If you want to see the symbolic representation of the battle between good and evil, visit Washington, D.C. No, we’re not talking about the political debates on Capitol Hill. The focus of this cosmic conflict is about 5 miles northwest at the Washington National Cathedral.
No, this isn’t going to be a discussion about religion, either. Although the Cathedral is the principal place of worship for the Episcopal Church, we must draw your attention to a decidedly unsacred element of the holy site. If you look carefully at the cathedral’s northwest tower, you will see the haunting face of Darth Vader staring back at you.
The Cathedral boasts approximately 3,000 grotesques throughout its structure. Of these, only 112 are gargoyles. The simple distinction is that a grotesque deflects rainwater in some fashion; gargoyles, a subcategory of grotesque, do so by allowing water to run through them. Typically designed to look scary, the spiritual purpose of gargoyles is thought to be a reminder of the fate of the unrepentant or to ward off evil spirits. St. Bernard, the 12th-century cleric, disapproved of the practice, writing, “What is the meaning of these unclean monkeys, these savage lions, and monstrous creatures?” Despite his disapproval, the practice of including ornate creatures as part of the drainage system has endured for centuries.
Although commonly referred to as the “Darth Vader gargoyle,” it is technically a grotesque. It was sculpted by Jay Hall Carpenter and carved by Patrick J. Plunkett. A grotesque is designed to deflect rainwater in some manner. A gargoyle is a subcategory of grotesque that is designed to allow water to run through it.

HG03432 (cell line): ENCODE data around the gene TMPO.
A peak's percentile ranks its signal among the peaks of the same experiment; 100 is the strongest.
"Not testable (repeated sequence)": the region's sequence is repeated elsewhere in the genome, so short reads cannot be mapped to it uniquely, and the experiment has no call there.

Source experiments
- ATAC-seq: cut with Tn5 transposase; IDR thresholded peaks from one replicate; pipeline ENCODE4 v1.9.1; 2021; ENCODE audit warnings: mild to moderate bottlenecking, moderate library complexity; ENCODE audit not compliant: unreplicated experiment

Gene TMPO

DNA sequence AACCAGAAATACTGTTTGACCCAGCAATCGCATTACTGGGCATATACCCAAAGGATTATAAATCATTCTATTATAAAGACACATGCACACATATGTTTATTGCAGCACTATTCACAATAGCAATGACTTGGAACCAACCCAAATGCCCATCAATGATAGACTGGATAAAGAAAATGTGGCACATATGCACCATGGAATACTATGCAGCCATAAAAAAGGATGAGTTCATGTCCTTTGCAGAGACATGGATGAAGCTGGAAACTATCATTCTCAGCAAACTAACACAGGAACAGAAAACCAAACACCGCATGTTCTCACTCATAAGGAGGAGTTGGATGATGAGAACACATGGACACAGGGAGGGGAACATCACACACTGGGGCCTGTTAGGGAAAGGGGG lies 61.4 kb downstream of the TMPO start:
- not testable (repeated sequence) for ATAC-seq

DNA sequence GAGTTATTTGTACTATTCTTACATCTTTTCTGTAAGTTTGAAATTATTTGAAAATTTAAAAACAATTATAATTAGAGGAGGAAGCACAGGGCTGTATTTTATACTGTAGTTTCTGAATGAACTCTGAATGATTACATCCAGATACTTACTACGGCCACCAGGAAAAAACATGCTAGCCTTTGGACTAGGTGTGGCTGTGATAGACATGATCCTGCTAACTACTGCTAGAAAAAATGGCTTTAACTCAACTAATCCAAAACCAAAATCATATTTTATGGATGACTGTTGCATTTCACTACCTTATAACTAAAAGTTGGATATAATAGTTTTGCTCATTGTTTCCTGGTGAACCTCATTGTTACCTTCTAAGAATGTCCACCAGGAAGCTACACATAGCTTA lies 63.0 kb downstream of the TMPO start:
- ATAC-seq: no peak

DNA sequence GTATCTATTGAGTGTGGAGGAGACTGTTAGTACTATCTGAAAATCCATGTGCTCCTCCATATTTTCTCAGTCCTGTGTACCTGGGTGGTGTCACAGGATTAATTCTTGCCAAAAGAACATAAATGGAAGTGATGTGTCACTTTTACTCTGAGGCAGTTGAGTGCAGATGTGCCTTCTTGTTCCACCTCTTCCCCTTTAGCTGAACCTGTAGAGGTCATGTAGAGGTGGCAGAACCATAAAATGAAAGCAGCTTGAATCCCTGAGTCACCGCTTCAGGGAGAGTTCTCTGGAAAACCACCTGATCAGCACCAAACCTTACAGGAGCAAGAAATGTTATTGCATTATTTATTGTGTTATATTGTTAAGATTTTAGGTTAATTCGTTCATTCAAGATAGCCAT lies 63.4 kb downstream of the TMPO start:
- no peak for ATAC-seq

The arch-villain of Star Wars found his way to the Cathedral thanks to a competition in the 1980s. As the northwest tower was nearing completion, a call went out for contestants to offer suggestions for the designs of the grotesques. Christopher Rader submitted a drawing of Luke Skywalker’s nemesis/father/hand-severer/mentor-killer/ultimately-redeemed antagonist. His submission won third prize and a coveted place on the Cathedral.
Other winning designs included the less-dramatic images of a raccoon, a girl with pigtails and braces, and a man with large teeth and an umbrella. Although we admit, raccoons can be pretty terrifying. And don’t get us started about the fierceness factor of little girls.
For those who are unable to visit the Cathedral in person, this interactive tour of some of the more notable grotesques is available.
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